Her volunteer roles in the black community earned her prominence and notoriety. She was a beloved community leader known for her efforts advocating for peace and unity.

“When I try to do something, God always opens doors, and I try to do the very best that I can, not necessarily for me but particularly to help inspire and educate the younger generation,” she told The Advocate in 2016. “I find gratification that we are coming together and realizing our differences are not as great as our commonalities.”

She had two children, Jason Roberts and Angela Roberts Mechan, commissioner on the Greater Baton Rouge Port Commission.

Tributes flooded in for Sadie Roberts-Joseph on social media, including from local community leaders and organizations.

The local branch of the NAACP called Sadie Roberts-Joseph “a cultural legend.”

“From reviving Juneteenth, to the Culture preserved at Her Museum, she was a trendsetter and icon in this City,” they wrote.

State Rep. C. Denise Marcelle, who represents the 61st District of Louisiana urged anyone with information about her friend’s death to come forward.

“This woman was amazing and loved her history,” she wrote. “She never bothered anyone, just wanted to expand her African American Museum downtown, where she continually hosted the Juneteenth Celebration yearly. I loved working with her and am saddened by her death…. whoever knows what happened to her, please contact the authorities and say something. RIP my friend!!!”

Several members of CADAV shared photos of Sadie Roberts-Joseph and her work with the organization.

“I am heartbroken for your family for the loss of Ms. Sadie.
Her spirit was infectious.
Her conviction unrelenting.
Her influence inspiring to our community,” Casey Phillips wrote, along with photos from a 2014 mural program.

Patricia Haynes Smith questioned, “Who would want to hurt Sadie?”

“She had given her life to proving children and adults alike the opportunity to know and live Black History. I’m completely baffled that someone would take her life,” she wrote.

Councilwoman Donna Lewis wrote Sadie Roberts-Joseph’s legacy will live on in Baton Rouge.

“My heart is aching. I have know Ms Sadie for over 30 years. A wonderful sweet and quiet soul. Soft spoken with a passion for the community and African American History and Art.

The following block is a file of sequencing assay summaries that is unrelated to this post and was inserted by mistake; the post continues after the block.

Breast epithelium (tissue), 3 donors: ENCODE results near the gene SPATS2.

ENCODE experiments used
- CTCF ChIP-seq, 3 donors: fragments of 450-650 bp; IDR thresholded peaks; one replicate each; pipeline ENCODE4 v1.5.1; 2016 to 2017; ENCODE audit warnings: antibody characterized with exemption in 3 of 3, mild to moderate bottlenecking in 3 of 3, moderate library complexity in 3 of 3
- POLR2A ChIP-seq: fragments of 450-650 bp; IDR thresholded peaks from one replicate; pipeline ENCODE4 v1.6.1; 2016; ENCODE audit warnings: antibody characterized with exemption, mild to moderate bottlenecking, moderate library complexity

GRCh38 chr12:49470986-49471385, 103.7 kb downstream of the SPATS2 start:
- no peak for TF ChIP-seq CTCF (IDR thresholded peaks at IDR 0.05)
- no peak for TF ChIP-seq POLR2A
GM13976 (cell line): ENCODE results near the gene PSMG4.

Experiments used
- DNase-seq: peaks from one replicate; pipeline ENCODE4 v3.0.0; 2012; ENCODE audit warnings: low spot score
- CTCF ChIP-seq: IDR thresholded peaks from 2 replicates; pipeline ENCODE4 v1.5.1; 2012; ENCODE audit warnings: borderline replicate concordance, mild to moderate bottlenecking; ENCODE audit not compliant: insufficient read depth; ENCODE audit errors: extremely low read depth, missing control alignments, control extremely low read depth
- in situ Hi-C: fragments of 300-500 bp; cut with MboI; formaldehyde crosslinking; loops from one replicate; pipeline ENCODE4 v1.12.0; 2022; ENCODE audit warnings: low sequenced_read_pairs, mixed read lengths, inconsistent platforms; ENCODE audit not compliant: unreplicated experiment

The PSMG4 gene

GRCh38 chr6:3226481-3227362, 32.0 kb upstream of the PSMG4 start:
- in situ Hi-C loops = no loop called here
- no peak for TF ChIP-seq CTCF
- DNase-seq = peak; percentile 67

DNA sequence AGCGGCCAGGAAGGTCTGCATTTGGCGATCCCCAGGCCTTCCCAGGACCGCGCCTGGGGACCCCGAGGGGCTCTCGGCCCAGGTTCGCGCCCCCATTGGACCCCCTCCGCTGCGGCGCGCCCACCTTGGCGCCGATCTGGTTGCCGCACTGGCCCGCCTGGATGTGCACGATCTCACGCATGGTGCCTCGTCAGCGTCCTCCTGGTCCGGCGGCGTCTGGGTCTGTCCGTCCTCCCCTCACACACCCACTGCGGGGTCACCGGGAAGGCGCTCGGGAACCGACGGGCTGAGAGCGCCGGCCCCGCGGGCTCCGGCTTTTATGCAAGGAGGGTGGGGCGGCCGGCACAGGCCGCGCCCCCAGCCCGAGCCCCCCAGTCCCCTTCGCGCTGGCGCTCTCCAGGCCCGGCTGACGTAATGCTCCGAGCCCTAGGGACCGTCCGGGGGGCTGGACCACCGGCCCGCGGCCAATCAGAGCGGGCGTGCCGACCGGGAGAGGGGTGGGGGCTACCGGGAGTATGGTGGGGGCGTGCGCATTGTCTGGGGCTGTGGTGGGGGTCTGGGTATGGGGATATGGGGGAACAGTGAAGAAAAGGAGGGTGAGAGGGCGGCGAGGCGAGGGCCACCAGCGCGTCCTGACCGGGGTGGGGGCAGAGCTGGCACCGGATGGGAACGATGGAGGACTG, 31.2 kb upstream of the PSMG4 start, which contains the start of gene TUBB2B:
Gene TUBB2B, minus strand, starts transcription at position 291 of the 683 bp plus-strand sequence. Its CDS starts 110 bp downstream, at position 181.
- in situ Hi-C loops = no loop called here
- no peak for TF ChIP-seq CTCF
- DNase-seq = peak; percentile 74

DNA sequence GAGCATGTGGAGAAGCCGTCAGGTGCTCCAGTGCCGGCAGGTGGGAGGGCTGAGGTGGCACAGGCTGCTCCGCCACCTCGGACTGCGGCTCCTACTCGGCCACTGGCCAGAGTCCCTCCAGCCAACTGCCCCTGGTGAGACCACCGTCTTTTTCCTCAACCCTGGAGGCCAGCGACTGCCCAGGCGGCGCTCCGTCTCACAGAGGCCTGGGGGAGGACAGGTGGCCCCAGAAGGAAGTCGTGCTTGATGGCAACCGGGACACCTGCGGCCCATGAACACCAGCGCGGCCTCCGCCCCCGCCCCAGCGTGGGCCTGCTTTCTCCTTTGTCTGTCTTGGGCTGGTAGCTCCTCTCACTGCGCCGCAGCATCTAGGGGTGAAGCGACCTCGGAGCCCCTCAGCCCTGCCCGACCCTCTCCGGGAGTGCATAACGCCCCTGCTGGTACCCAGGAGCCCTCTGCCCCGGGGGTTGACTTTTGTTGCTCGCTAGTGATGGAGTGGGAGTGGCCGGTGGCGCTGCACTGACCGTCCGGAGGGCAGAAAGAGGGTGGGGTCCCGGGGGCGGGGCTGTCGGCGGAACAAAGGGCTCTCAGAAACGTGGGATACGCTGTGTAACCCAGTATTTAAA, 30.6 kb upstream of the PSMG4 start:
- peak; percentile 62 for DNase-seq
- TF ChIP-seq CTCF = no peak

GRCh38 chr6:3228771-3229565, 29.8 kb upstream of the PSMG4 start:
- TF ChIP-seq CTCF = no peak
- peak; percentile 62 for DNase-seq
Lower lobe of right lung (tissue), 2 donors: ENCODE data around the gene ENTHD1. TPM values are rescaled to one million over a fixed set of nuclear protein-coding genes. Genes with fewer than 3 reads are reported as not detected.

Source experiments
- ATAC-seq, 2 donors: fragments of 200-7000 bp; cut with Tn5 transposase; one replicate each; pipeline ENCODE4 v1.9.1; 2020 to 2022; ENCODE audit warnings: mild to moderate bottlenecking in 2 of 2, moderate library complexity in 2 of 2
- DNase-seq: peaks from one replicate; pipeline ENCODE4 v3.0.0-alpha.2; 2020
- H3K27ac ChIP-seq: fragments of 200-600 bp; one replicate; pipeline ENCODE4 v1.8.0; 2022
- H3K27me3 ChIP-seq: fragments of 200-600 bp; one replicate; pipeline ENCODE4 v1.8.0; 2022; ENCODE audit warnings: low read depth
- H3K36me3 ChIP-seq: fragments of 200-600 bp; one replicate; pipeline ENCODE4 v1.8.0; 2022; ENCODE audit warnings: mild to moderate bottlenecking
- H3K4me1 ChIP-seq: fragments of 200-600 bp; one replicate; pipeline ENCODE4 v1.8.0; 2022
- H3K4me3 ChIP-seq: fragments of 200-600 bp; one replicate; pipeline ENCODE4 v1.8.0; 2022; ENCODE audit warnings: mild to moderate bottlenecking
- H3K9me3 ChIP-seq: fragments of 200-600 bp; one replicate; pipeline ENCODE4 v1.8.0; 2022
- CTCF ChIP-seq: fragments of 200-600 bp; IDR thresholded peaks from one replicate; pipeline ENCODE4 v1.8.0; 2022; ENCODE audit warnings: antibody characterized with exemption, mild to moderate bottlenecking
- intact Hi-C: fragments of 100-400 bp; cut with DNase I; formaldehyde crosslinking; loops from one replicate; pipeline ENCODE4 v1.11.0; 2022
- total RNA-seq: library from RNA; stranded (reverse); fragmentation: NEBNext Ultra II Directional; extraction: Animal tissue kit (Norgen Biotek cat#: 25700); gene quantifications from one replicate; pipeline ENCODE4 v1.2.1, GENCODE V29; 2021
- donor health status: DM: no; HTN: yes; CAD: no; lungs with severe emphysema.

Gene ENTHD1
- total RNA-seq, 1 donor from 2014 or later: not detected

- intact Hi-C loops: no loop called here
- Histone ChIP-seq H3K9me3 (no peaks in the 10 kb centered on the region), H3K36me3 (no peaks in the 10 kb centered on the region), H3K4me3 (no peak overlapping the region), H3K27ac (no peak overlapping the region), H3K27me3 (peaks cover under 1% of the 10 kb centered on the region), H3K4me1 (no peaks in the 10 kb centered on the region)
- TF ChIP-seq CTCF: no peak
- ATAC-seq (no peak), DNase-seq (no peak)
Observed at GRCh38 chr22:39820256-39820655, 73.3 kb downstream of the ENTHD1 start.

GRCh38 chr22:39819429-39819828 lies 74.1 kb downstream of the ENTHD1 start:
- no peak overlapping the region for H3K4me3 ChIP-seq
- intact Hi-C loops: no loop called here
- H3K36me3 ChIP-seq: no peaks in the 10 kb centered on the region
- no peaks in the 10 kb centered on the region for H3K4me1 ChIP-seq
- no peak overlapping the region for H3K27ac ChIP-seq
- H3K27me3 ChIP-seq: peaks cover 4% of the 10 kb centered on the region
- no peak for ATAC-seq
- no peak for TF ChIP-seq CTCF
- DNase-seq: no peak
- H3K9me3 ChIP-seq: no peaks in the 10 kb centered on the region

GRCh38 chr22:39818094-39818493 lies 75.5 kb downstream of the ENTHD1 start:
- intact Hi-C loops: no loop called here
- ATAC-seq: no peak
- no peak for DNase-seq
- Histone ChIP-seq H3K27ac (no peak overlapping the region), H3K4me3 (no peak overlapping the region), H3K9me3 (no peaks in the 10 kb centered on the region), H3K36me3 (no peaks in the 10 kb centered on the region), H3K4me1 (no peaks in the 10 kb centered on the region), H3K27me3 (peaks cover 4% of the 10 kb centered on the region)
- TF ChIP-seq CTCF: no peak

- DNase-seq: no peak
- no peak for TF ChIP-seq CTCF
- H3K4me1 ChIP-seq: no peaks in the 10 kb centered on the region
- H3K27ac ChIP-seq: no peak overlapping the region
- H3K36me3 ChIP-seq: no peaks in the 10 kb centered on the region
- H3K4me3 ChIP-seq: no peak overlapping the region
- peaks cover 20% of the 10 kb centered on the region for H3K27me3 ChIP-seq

“I pray for quick resolution in bringing the person responsible to justice. I pray Gods strength and peace for her family and the many lives who are saddened by her death. May her legacy and work continue to live through the African American Museum and the many efforts she championed in the community.

“She leaves her footprint on the entire parish and far

Mayor Sharon Weston Broome wrote a lengthy tribute to her friend on Instagram, saying she was shocked by the sudden loss of the beloved community leader. She offered an award for information leading to an arrest.

“In the midst of managing a major weather event in our parish, I was hit with some devastating news – the murder of a dear friend and a mother of the community- Sadie Roberts Joseph. I’ve deliberately waited to comment because of the level of love and respect I had for Sadie; and because it was such shocking news. She loved this city and its people. Her commitment to the cultural and educational fabric of our community is beyond description. The development of The Odell S. Williams African American Museum is a testament of her visionary and pioneering leadership. In the days to come, I look forward to offering a more comprehensive tribute. Please keep her family in your prayers.

“If you have any information that may assist in solving this horrific crime, please call Crime Stoppers at 344-STOP(7867)
As an extra incentive, cash rewards are paid up to $5,000 for information which leads to the arrest and indictment of a person (s) that committed a felony crime. There are No Names, No ID, and No Court when you contact Crime Stoppers. But you must contact Crime Stoppers to become eligible for the cash reward and to remain anonymous. ‘The only thing necessary for the triumph of evil is for good men and women to do nothing.’ Edmund Burke”